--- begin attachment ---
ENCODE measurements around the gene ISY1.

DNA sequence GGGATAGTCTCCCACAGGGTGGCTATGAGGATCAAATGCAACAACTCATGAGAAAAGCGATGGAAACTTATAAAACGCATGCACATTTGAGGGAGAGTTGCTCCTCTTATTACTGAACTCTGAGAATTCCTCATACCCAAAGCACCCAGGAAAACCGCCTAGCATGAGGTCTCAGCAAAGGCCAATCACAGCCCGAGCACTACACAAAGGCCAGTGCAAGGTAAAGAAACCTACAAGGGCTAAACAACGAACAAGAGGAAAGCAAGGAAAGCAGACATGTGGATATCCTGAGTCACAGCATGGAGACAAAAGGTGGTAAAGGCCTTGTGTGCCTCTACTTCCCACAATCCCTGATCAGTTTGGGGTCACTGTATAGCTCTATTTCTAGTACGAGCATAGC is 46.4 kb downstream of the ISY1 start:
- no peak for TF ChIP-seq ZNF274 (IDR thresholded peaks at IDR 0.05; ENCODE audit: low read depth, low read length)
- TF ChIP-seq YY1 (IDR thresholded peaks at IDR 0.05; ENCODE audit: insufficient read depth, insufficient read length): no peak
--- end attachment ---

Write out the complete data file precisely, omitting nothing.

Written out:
ENCODE measurements around the gene ISY1.

DNA sequence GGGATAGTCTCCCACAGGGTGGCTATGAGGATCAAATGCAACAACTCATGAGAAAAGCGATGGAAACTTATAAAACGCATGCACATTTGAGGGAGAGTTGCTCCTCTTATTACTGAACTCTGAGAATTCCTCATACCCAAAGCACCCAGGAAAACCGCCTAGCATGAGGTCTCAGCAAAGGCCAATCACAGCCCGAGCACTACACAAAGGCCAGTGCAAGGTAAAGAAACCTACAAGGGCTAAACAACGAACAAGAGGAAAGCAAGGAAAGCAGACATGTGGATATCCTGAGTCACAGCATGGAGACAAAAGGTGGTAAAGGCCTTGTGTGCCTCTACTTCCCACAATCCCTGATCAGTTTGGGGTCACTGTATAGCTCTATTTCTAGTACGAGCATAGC is 46.4 kb downstream of the ISY1 start:
- no peak for TF ChIP-seq ZNF274 (IDR thresholded peaks at IDR 0.05; ENCODE audit: low read depth, low read length)
- TF ChIP-seq YY1 (IDR thresholded peaks at IDR 0.05; ENCODE audit: insufficient read depth, insufficient read length): no peak